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Huntsman to N.H. grads: Don't sell America short

Published May 21, 2011 10:38 am

This is an archived article that was published on sltrib.com in 2011, and information in the article may be outdated. It is provided only for personal research purposes and may not be reprinted.

Manchester, N.H. • Former Utah Gov. Jon Huntsman told a group of more than 850 college graduates in New Hampshire that the United States still has the tools to solve the problems it is facing.

Home just three weeks from his role as U.S. ambassador to China, Huntsman said it would be foolish to bet against the United States' future.

"You hear how the Chinese economy is going to swamp us. Don't believe it," he told the graduating class at Southern New Hampshire University. "China has its own problems, and we have our own strengths."

Huntsman told the story of a woman he met while he was ambassador, a dissident he said had been detained and tortured. He visited her in her apartment, where the power, heat and water had been shut off, but she still had an intermittent Internet connection. A few weeks ago, she was charged with creating a public disturbance and "nobody knows where she is now," he said.

The former governor, who is in New Hampshire this weekend floating his trial balloon for a possible presidential campaign, received an honorary Doctor of Law degree from the school and thanked the university for conferring the honor on "someone whose initial passion in life was simply to be a rock 'n' roll musician."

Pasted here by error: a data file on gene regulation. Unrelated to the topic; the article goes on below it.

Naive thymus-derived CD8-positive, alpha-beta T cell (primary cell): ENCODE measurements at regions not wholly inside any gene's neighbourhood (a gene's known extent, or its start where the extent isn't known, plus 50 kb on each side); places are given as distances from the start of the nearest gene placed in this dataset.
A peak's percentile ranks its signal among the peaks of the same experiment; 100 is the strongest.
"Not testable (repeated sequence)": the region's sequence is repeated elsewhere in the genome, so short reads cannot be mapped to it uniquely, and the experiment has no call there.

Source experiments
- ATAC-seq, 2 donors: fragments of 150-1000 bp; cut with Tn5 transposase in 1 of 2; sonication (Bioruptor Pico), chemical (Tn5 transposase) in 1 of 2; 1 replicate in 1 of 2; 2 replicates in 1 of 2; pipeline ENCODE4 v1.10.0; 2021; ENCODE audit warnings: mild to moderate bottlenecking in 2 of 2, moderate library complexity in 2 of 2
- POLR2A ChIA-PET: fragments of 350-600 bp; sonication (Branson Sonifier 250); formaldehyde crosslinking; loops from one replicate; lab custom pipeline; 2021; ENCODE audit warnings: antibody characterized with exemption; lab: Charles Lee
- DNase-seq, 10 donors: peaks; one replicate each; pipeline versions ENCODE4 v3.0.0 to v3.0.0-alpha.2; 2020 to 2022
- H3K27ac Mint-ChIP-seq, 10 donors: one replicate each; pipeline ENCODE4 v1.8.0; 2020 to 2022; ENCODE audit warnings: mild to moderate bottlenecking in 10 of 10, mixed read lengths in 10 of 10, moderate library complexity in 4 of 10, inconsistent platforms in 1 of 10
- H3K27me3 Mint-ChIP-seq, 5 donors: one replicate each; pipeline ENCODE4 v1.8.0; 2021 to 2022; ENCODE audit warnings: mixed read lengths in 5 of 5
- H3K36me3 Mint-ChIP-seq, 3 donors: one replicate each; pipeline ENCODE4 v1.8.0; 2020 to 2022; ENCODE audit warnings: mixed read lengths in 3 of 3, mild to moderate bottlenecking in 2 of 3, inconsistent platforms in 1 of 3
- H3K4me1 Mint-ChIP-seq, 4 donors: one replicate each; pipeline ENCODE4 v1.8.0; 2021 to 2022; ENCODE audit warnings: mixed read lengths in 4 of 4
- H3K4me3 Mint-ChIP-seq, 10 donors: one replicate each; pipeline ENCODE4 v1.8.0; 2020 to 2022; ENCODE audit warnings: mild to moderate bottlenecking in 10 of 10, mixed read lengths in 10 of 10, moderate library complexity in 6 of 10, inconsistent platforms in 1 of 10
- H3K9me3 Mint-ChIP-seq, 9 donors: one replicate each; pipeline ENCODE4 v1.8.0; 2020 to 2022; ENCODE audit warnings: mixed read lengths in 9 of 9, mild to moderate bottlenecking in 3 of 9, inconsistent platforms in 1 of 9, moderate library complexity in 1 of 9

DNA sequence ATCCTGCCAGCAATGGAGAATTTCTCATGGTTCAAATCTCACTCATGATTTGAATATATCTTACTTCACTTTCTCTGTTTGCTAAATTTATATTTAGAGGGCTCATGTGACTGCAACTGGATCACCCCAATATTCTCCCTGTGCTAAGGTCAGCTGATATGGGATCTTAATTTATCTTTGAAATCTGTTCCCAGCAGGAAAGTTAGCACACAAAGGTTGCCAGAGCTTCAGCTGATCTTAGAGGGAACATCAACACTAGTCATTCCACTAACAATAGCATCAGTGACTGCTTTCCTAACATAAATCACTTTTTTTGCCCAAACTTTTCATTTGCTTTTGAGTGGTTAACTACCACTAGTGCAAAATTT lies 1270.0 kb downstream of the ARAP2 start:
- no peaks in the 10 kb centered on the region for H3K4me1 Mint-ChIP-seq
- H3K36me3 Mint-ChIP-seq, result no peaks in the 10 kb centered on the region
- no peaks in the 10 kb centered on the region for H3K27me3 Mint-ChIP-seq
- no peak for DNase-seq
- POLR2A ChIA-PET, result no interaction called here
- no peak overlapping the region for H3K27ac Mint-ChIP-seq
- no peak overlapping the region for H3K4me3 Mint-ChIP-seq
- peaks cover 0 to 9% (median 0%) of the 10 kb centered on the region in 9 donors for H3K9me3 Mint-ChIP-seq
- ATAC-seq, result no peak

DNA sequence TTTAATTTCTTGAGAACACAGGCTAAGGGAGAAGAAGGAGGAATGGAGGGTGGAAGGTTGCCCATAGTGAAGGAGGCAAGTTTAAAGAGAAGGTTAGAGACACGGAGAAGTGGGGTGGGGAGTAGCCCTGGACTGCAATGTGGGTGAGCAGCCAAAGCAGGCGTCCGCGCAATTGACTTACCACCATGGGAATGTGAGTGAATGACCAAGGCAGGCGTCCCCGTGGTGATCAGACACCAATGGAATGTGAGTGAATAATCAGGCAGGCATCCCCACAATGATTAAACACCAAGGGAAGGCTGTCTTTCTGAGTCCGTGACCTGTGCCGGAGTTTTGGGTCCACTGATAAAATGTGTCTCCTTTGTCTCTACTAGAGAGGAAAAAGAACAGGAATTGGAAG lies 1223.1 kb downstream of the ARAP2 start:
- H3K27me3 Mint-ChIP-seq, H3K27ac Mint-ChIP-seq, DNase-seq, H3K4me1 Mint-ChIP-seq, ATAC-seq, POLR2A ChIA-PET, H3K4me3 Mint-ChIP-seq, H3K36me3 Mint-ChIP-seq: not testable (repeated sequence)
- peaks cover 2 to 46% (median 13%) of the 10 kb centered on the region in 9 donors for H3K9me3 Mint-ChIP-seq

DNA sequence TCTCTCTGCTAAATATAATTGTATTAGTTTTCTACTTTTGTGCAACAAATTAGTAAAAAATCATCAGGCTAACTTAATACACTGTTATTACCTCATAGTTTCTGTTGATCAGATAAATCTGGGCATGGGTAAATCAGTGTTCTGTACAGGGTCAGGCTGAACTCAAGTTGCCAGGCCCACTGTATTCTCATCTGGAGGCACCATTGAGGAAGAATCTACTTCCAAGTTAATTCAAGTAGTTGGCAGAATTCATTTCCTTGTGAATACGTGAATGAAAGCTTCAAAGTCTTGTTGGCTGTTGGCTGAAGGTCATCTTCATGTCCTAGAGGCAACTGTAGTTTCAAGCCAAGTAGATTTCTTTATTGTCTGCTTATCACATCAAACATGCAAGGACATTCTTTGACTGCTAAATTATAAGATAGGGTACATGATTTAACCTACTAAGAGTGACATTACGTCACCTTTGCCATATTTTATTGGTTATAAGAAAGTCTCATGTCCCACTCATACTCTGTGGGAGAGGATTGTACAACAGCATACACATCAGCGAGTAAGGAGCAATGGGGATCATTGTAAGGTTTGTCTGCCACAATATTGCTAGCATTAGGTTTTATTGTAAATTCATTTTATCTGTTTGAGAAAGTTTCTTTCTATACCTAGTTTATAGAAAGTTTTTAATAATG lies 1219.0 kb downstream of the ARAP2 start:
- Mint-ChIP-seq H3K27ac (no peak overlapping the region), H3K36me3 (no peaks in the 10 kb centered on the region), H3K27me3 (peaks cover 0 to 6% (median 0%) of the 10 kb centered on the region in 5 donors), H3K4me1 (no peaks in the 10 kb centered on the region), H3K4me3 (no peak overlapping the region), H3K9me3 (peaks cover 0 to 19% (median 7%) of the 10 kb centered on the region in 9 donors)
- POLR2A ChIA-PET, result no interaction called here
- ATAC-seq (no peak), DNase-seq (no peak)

In 2007, then-Sen. Barack Obama, who later nominated Huntsman to serve as his U.S. ambassador to China, delivered the school's commencement address.

Huntsman planned to spend the rest of Saturday visiting Riley's Country Store and Robie's Gun Shop — must-stop visits on any Republican contender's road to the nomination.

He told potential supporters on Friday he planned to continue doing his "diligence" in the coming weeks and his family would make a decision sometime next month whether he would challenge Obama for the presidency.

Two weeks ago, he was the commencement speaker at the University of South Carolina — another state with a key early primary.


Twitter: @RobertGehrke